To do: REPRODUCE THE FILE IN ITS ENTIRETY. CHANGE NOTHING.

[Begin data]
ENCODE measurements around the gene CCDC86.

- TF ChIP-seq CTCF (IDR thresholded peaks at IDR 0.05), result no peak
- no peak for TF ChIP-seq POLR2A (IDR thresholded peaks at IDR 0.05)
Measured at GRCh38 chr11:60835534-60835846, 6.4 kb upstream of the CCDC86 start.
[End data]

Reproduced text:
ENCODE measurements around the gene CCDC86.

- TF ChIP-seq CTCF (IDR thresholded peaks at IDR 0.05), result no peak
- no peak for TF ChIP-seq POLR2A (IDR thresholded peaks at IDR 0.05)
Measured at GRCh38 chr11:60835534-60835846, 6.4 kb upstream of the CCDC86 start.